“Nothing would be more tiresome than eating and drinking if God had not made them a pleasure as well as a necessity” - Voltaire
The latest edition of CTBites’ “Behind the Scenes” series is brought to you from Match Restaurant in South Norwalk, where Matt Storch, its owner-chef and Westport native, has been at the helm of the kitchen for over ten years overseeing this highly acclaimed restaurant that creatively promotes today’s Farm to Table philosophy.
For those who have never experienced the incredible activity prior to the day’s first customer entering the restaurant, it is a bustle of activity. Chef Matt led us past the floor to ceiling wood burning pizza oven in the back of the dining room and down a flight of stairs to the restaurant’s subterranean kitchen. The staff was already chopping, dicing, reducing stocks, sautéing vegetables and creating many of the side dishes that would accompany Match’s seasonally inspired menu. Chef Matt first escorted us into one of Match’s two large walk-in refrigerators where trays were stacked along one wall holding the prepared braised veal cheeks and Osso Bucco, fresh Escolar, Chanterelles, fresh rolled olive pasta stuffed with goat cheese, raviolis, brined pork porterhouse steaks and puff pastry squares filled with caramelized onions. The other walk-in fridge housed numerous locally sourced vegetables, all removed from their delivery boxes and sitting in pristine tubs, a colorful and enticing sight.
While we discussed Chef Matt’s philosophy in creating each of his dishes, the chef brought out a mandolin, some carrots, cucumbers and scallions. After a quick adjustment to the mandolin he instructed me to slice and julienne the first two ingredients and sliver the darker parts of the scallions, each an essential ingredient for the Porchetta Banh Mi (one of the nightly specials). After carefully slicing the cucumbers and carrots and avoiding the tips of my fingers we enjoyed a few tastes of the recently roasted rolled pork belly. It was delicious with most of the fat rendered off during the three and a half hour slow roast. The chef then imparted some final thoughts on his personal desire to include the salty, sweet, bitter, sour, and savory (umani) elements into all of his dishes.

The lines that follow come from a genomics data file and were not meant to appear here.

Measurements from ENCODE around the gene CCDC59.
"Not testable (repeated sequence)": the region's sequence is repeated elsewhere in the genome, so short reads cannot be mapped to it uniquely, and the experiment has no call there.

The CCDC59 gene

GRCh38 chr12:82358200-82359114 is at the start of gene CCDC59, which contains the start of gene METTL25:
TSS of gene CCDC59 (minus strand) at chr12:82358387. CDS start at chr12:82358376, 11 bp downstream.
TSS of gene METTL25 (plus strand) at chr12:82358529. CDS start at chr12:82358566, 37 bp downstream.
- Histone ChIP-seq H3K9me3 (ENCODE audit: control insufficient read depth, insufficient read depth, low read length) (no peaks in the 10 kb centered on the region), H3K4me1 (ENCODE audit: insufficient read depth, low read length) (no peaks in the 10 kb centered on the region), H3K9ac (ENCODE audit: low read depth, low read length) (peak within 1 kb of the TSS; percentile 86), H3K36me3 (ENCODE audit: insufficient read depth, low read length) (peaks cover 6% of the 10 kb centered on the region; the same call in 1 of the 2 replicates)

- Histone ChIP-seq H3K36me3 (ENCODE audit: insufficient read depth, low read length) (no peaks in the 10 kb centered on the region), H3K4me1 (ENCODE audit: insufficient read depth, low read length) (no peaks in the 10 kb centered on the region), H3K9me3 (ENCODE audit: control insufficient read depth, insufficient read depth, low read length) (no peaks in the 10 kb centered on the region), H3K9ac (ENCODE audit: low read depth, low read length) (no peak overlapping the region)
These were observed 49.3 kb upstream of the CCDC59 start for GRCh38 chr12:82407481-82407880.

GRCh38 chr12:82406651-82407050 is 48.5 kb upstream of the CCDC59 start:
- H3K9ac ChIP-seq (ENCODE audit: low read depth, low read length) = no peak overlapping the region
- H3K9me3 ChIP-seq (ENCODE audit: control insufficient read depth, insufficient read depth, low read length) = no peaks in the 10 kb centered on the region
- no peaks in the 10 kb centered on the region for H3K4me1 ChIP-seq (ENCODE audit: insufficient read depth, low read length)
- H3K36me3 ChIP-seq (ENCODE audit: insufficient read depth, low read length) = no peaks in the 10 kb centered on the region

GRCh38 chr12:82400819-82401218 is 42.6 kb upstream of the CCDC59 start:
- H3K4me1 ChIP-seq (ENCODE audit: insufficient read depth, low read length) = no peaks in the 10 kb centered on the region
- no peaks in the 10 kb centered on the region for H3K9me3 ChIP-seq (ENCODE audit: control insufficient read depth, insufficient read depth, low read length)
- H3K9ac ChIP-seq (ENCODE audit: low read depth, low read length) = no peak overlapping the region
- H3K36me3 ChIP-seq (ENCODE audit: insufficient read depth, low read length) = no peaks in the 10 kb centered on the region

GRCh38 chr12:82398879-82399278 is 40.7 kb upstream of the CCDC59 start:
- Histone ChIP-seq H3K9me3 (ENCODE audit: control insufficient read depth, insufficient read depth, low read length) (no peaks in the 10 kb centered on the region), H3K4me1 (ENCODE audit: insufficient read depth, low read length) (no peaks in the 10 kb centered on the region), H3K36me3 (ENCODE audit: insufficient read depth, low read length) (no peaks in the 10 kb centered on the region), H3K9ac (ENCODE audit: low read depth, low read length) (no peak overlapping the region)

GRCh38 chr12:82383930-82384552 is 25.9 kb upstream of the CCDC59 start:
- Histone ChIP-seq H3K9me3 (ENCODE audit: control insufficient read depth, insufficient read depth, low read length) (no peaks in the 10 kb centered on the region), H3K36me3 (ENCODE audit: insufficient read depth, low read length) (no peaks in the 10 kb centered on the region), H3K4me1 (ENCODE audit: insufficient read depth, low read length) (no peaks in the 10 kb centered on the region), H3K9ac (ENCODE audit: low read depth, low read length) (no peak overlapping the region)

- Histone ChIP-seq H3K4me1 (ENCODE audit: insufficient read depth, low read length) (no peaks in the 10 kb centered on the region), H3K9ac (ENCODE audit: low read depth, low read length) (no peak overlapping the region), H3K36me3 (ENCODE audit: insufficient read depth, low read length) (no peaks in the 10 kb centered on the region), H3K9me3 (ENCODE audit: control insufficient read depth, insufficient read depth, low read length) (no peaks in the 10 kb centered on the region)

Each afternoon the “Nightly Specials” are inspired by the chef’s daily purchases. As we looked at the freshly delivered and house-filleted Escolar Chef Matt looked at me and said, “Now we’re going to design tonight’s Escolar Special together…ready?” A combination of excitement and trepidation hit me simultaneously and we turned our attention to the various elements that would be included in the dish.
Escolar is sometimes referred to as “White Tuna,” “Butterfish” and “Snake Mackerel.” It is native to deep, tropical waters and today’s delivery arrived from the North Carolina shores. It is a very oily fish with the flavor similar to Chilean Sea Bass and the texture resembling swordfish. While it is fully capable of standing alone on the plate, the skin does not crisp easily so that textural element would need to come from one of the additional ingredients.
True to Chef Matt’s philosophy we discussed the positives and negatives of various options that would accompany the Escolar. The starch component was the first element to choose and we quickly narrowed the choices to risotto or the freshly arrived peanut potatoes. We decided upon the peanut potatoes to create a lighter dish. Given the winter weather we next decided to add some sweet-earthiness to the potatoes with roasted red beets (plus it added a nice red color). Choosing the bitter element was next. Chef Matt stated “I just hide myself in my walk-in and something will jump out at me.” Today the inspiration came from some fantastic broccoli rabe and we decided to blanche and add to the dish.